Reviewed by

Christopher Armstead

The last film I saw from British director Adam Mason was his extremely unpleasant movie ĎBrokení. Effective, but no less unpleasant. Today we had the opportunity to see Mr. Masonís film ĎThe Devilís Chairí, while still not the feel good movie of the year, it did make ĎBrokení feel a little like a trip to Six Flags since it had a bit of humor inserted within itís mayhem, rape, murder and bloodshed.

A profane Nick West, capably played by actor Andrew Howard, narrates this pretty much from start to finish and tells us almost from the opening gun that everybody in the movie is about to die, and if you have doubts there are bits and pieces of flash forwards of bloody and dying people so itís not looking like itís going to end good for anybody in this one. The brutality starts, as Nick will explain, with he and his girl Sammy (Pollyanna Rose) head to an out of the way abandoned sanitarium to indulge in a little x and a shag. Why these wacky kids decide to go to a dirty nasty condemned building to screw is beyond me, but we gotta get there some kinda way. At least they werenít planning a rave party which is the usual reason stupid kids end up in places like this. So in this place is a contraption that looks like an electric chair missing a few parts and poor Sammy decides to sit in it which ultimately results in her brutal death.

Now Nick claims that the chair killed his girl but obviously the authorities arenít buying into any of that and itís off to joint for the criminally insane where he would stay for four years. Only four years you say? Apparently Nick has been observed by one Dr. Willard (David Gant) throughout his stay in the wacky ward who believes that Nick is actually telling the truth about this chair. The doctor proceeds to tell us a rather fantastic tale about a Dr. Blackwater, who back in the day was using this chair for some unearthly experiments and as such he is writing a book about his findings and has decided to take our suspected insane killer back to place where the insane killing took place. Along for the ride are two of Dr. Willardís top students in the jerk off Matt (Brett Wilson), the hot to distraction Rachel (Elize du Toit) and the docís assistant, and even hotter to even more distraction Melissa (Louise Griffiths). Now the character of Matt might be a complete jack off but me and Matt did ask the same question in Ďhow good a plan is it to take an insane killer back to the place where the killings took place?í As it would turn out itís a terrible idea because in no time flat that evil chair, that people insist on sitting in, is sucking people into the realm of where resides some blood demon, the creature that apparently took poor Sammy away from us. Now to prove his innocence once and for all Nick risks everything to travel to the realm of this creature to try to find a way to save the plumb idiots who throught it was a good idea to drive five hours to the middle of nowhere with a suspected homicidal maniac in tow. Or not.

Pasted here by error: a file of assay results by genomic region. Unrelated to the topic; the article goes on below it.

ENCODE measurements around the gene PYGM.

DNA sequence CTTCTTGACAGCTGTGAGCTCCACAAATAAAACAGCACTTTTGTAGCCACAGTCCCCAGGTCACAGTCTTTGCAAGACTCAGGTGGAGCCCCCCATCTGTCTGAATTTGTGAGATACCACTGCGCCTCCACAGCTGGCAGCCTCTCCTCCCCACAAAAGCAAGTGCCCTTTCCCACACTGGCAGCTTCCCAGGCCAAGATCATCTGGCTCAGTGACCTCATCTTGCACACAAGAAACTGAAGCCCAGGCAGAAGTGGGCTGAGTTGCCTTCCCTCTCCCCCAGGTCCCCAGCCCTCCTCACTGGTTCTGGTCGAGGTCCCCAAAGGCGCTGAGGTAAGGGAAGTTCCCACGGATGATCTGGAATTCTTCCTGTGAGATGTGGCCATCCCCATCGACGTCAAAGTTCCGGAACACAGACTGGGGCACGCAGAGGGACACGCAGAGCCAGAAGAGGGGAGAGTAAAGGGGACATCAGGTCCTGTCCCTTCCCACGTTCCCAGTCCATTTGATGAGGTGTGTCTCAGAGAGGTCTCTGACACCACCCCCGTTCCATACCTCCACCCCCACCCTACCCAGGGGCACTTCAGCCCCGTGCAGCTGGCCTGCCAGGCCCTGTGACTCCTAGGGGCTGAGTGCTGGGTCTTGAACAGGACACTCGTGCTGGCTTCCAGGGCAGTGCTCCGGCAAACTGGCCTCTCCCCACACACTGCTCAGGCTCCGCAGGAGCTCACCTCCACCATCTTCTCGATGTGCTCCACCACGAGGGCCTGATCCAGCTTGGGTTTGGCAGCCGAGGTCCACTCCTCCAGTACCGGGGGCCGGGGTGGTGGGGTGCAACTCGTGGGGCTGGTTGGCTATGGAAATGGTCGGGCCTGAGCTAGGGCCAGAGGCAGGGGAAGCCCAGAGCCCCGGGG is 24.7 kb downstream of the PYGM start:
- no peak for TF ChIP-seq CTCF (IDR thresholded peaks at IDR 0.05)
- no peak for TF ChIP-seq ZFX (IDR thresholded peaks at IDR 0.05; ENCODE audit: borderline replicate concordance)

So what are to make of this movie ĎThe Devilís Chairí, a concept that we must admit is a bit silly since all you have to do to avoid its evil is not sit in it. Itís certainly never dull as Mason has chosen a quicker pace for this film as opposed to the depressing deliberate tone he had set for ĎBrokení. We will also assume that the director is working with a few more dollars since it certainly shows up in some rather nice claustrophobic set designs, a monster that looks like a rework of that creature from ĎFeastí and heightened levels of gore. It also has a conclusion that is about as brutally violent as anything Iíve seen recently and Iíve seen a thing or two in my day, though Mr. Mason has thrown in a few words, in a rather odd sequence, for those of you who get off on this kind of thing.

Itís at this point that the movie might get a little too strange because as we have said earlier the character of Andrew narrates throughout, giving us his opinion of the situation heís in, the characters heís met, his disposition and ultimately he even gives us his opinion of the movie heís in launching a full out verbal assault on the film, the acting in the film, the films genre and then the audience that makes it a point to watch films like this. Now Iím not too sure how well this little narrative device works, recognizing completely that itís flowing with the overall absurdity of the movie, but is it ever a good idea to outwardly insult your audience?  Yeah, I donít know if thatís cool attacking the people dropping their dimes to enjoy your work, and even though Iíve come to despise torture horror films, the fans of that genre are like the last group of folks Iím trying to piss off. Iím tossing up a picture of Elize along with the cover art. Impressive. A little light in the bum for my taste, but still the best thing to come out of South Africa since Nelson Mandela.

Similar to his film ĎBrokení Adam Mason leaves me in a quandary as Iím not sure how I felt about this film either. Itís not a bad film and it has its clever moments, but itís also erratic and peculiar in its presentation. This however does make it different, which in a sea of sameness is not a bad thing at all. Peculiar to say the least.

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